Oral Histories

Deone Skewes


Deone Skewes

Q: I trust they paid you for it?

A: No. I wouldn’t take any money so they said I couldn’t do it anymore. So, if I wouldn’t so I said, “Let’s not do that”

Q: Did they feed you?

A: Yes. I said, “Why don’t I just have dinner and we’ll call it square?” So that’s what we did.

Q: Well, that was certainly a good deal for them. Did you play all through the dinner hour?

A: Yes. Usually played for two or three hours Sunday evenings and once in a while somebody would come up and ask me to play something, Stardust or whatever, and leave a nice tip on the piano. One of the waiters put a big goblet and I said, “No you can’t do that.   I don’t want that here at all.” So I took the money container off the piano and that is kind of like asking people to put something in there and I didn’t want them to. So, we got rid of that and so they would just talk to me and under their hand might be a nice bill, or something you know, so that was okay, you know. But I didn’t want people to think they were supposed to do that.

Q: Well, they probably assumed you were paid by the Sleights, as far as that goes.

A: Probably.

Q: So, what sort of music do you like?

A: Well, you know I look at it this way, I got the practice and I got the dinner so I was coming out ahead.

Q: So you play anything? Are you a classical pianist?

A: Yes. All through school I took classical and I did, up to a few years ago, play classical music as well as pop tunes and jazz and all that.

Q: Do you play by ear?

A: Yes. But I also play by note.

Q: So this fellow who asked you to play Stardust…you could just go ahead and play it?

A: Yes. Go ahead and play it. I would have a hard time remembering what to play so I had this little book and I would write down everything I played so I could remember and just refer to the book.

Q: You had the name of it?

A: Then I put it in alphabetical order and I had about 300 songs there that I could play and I just looked at my little note book. Finally one man and his wife were sitting by the piano having their dinner and he asked me to play a certain thing and his wife said, “No. Don’t do it because, don’t you see she is playing in alphabetical order and she will get to it pretty soon.”

Q: Oh no! She saw your list

A: She saw the note book and the list. She said, “She will get to it.”

Q: And you did?

A: And I did. Yeah. Those were fun days. 

Q: Did you have any interaction with the agencies, the park or the BLM?

A: No, I didn’t.

Q: Do you like to go hiking or riding or…?

A: No, I haven’t done anything like that since I was a kid.   I haven’t the whatever it takes. It’s too hot, I’m too old and I have emphysema and asthma so I am no hiker.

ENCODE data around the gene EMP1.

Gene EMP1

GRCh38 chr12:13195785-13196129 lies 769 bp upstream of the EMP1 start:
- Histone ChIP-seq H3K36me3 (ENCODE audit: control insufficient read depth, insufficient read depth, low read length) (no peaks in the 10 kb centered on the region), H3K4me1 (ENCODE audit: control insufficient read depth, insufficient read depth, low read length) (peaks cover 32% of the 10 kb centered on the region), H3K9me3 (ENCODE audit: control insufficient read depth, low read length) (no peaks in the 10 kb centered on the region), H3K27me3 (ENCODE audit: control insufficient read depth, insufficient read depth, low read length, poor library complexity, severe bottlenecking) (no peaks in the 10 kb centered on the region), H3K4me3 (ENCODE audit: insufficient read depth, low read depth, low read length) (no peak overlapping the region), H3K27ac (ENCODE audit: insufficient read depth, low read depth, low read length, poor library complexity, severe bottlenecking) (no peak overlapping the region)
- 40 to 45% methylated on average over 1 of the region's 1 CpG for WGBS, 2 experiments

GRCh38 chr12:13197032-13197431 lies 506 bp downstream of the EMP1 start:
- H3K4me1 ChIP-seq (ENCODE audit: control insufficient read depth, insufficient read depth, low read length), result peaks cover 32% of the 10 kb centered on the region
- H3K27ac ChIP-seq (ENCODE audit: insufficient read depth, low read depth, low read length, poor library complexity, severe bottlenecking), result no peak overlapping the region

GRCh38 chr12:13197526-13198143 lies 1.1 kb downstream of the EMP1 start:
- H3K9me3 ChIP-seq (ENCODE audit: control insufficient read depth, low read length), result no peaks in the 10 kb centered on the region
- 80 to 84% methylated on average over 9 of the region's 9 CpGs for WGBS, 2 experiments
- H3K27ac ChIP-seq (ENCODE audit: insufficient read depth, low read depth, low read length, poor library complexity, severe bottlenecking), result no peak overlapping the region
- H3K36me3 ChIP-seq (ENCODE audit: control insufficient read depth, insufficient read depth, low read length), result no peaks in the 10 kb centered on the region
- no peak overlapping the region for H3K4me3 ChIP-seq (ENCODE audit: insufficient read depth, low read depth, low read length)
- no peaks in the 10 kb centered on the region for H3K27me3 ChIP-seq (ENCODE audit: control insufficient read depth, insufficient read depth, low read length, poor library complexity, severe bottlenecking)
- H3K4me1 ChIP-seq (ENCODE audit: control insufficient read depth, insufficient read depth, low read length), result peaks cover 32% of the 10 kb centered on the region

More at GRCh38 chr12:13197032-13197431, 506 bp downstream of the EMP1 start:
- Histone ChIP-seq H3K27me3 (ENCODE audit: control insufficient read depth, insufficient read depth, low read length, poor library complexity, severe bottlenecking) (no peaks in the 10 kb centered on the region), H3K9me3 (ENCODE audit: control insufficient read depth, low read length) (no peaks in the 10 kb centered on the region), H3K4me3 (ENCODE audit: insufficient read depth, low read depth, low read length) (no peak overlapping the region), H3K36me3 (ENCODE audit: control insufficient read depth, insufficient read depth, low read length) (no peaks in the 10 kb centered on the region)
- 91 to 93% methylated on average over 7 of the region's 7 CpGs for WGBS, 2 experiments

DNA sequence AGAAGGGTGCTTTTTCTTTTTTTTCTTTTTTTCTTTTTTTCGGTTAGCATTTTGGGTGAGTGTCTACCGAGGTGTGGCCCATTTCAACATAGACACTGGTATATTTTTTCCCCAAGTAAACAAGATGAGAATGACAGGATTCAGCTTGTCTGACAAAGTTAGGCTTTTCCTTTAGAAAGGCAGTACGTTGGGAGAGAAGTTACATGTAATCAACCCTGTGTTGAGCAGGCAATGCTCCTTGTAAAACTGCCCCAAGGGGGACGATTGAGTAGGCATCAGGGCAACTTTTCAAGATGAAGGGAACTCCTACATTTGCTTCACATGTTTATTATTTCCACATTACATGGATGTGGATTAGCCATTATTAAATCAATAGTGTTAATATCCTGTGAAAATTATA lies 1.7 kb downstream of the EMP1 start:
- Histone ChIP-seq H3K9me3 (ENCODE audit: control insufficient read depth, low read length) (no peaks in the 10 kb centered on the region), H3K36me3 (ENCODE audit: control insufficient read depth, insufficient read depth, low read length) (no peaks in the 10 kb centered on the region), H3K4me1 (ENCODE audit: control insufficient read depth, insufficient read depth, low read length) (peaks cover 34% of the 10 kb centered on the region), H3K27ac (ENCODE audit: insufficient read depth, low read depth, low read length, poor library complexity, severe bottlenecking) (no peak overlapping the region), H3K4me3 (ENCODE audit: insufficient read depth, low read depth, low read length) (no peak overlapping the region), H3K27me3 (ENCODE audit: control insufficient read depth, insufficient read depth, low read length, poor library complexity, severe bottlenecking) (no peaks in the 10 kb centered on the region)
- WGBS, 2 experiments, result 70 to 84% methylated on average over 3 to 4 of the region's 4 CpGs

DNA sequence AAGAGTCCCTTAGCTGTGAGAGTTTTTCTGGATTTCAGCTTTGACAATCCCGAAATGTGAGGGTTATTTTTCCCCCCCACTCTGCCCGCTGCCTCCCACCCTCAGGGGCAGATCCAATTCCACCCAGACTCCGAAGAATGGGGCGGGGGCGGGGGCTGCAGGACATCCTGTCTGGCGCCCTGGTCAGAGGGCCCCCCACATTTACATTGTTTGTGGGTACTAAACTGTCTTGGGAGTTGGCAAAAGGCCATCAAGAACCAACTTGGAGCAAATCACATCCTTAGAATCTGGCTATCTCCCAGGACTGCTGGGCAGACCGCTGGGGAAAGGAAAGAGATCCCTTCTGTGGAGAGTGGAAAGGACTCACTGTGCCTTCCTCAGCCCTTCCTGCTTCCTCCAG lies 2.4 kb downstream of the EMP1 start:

Q: Well, had you been?

A: Oh, when I was younger, we lived in the hills.

Q: Where did you like to go? Any place in particular?

A: Oh, just climb all over the hills.   Mother had some binoculars and she could check on us and see that we got clear to the top and then we would come back. But, we had to entertain and amuse ourselves, you know.

Q: Well, I think people like you did. Seems so often we don’t have things for the teenagers to do. Well, they used to do whatever they did before without it being _________. Well, there is just a lot of nice country around here. Just to wander.

A: Yes, it is. You bet. 

Q: Well, did you know people like Bill Meador?

A: Oh yes.

Q: Was he School Superintendent when you were here?

A: Oh no. He was a little boy in school.

Q: Oh, he was?

A: Yes.

Q: He had a brother named Junior?   He must have been older.

A: Junior was near my age. But Junior was younger than I am. They had Junior who was the oldest, then there was Bill and Donna Jean, and I don’t know whether Donna Jean is older than Bill or Bill is older than Donna Jean. I just don’t know.

Q: I guess I haven’t met Donna Jean.

A: Well, she is married to Robert Reid. They live out in Spanish Valley . She is Donna Reid.

Q: I can’t remember why I went there. I think it had something to do with the Museum. They were nice folks.

A: Yes. They have a large place out in the Valley there.

Q: Well, this neighborhood is pretty much the same as it has always been?

A: Quite a bit. It has changed though.   On the corner this vacant lot, used to be the old Goodman home. And I’m just sorry there isn’t a picture of that.

Q: The one the library is going to have?  

A: Yes. That corner was Mr. Goodman’s lot. 

Q: Well, I know Rusty has investigated Mr. Goodman. He must have been quite a character.

A: He was a character. He was a funny man and he didn’t even mean to be funny. But, he was a cattleman and he and his friend, Harry Green, came to Moab. They married two girls from Colorado, Dolores around there. I think it was called Northdale, Colorado. It was a little wide spot in the road. And Mr. Goodman married Louise, Mary Louise, and Mr. Green married Annie.   And, they each had a nice home here.

Q: Where did the Greens live?

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